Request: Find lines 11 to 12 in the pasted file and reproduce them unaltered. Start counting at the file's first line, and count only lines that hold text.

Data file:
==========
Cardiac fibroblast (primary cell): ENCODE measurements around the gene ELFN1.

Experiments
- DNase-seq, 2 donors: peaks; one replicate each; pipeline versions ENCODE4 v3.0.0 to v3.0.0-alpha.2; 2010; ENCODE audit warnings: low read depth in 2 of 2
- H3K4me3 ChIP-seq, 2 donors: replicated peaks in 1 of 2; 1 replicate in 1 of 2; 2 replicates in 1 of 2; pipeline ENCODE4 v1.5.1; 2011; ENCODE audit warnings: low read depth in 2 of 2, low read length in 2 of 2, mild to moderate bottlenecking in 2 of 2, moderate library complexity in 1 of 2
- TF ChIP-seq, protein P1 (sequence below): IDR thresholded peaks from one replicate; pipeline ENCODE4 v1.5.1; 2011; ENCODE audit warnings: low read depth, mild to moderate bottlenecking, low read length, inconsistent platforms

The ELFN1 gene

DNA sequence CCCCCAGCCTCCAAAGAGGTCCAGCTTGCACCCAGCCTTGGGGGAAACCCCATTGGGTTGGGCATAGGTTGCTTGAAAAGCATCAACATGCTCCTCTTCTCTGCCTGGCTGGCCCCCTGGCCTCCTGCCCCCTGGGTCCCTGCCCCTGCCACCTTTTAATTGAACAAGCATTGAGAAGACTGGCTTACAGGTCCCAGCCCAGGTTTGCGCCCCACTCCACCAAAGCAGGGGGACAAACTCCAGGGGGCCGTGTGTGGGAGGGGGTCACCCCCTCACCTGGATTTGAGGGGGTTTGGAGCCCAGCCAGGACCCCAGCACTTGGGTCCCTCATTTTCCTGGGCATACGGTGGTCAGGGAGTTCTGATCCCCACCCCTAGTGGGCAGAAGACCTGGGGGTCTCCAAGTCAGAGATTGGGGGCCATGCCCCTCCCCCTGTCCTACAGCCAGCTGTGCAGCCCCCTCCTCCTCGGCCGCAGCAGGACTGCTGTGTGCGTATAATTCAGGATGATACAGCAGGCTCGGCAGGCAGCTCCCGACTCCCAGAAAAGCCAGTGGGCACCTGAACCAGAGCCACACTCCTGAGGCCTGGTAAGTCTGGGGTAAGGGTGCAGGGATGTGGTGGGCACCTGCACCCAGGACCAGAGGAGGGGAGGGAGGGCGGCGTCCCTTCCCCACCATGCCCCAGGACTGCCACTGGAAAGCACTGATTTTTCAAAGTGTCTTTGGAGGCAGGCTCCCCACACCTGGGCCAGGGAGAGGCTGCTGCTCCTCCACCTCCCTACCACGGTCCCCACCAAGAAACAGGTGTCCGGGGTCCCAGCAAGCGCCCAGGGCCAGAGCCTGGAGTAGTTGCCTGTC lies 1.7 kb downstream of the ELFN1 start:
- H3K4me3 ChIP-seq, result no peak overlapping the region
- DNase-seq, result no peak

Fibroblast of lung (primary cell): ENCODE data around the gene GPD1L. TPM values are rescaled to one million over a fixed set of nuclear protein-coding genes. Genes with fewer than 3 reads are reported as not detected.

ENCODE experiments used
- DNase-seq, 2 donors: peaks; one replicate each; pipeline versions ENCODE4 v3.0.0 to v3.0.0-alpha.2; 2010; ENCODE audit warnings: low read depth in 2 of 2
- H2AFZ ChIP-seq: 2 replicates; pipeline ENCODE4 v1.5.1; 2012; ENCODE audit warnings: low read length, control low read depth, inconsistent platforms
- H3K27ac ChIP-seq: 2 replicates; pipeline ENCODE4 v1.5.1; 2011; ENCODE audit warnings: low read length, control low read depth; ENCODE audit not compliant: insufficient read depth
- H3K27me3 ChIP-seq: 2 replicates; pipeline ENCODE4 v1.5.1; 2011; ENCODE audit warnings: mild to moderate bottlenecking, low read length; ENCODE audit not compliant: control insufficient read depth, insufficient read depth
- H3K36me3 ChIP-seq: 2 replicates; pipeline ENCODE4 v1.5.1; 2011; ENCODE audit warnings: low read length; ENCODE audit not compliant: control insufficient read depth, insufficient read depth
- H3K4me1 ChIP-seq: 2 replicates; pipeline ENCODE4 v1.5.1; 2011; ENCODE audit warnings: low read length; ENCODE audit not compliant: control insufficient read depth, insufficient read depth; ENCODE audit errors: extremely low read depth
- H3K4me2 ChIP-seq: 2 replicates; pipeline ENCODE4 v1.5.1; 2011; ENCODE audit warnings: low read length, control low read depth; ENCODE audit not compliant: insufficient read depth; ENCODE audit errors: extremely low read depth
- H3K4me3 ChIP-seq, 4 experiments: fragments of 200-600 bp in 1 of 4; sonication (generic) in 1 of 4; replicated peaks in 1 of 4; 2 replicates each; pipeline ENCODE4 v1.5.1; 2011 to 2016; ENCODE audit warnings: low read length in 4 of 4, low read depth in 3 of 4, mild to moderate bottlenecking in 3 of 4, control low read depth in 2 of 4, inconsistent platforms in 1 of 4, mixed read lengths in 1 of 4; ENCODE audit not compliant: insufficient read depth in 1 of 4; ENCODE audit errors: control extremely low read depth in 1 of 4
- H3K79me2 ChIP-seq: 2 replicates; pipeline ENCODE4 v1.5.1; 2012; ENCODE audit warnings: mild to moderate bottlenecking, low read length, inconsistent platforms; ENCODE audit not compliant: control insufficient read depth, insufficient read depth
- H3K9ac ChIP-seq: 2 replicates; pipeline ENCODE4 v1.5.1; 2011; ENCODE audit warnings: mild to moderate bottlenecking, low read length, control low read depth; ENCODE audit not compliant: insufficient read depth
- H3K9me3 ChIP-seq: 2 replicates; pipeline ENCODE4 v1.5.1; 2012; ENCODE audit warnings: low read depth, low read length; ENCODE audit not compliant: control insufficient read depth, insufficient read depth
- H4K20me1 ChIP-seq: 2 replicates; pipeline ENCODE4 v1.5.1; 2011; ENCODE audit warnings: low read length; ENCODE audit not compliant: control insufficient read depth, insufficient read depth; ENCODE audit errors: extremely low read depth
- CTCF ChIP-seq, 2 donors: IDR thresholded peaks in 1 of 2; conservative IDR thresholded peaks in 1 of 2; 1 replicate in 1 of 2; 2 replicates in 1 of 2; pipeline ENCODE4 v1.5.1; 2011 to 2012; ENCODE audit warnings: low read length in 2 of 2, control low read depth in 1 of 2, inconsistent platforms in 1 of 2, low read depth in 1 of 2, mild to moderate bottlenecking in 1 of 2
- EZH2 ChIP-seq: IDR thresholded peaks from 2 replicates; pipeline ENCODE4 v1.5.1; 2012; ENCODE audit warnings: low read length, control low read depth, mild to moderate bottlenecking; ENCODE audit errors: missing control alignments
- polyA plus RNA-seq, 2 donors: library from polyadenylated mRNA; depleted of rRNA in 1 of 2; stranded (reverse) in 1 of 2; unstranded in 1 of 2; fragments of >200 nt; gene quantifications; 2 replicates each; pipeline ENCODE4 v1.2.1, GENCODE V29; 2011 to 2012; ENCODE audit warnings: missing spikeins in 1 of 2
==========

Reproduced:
ENCODE experiments used
- DNase-seq, 2 donors: peaks; one replicate each; pipeline versions ENCODE4 v3.0.0 to v3.0.0-alpha.2; 2010; ENCODE audit warnings: low read depth in 2 of 2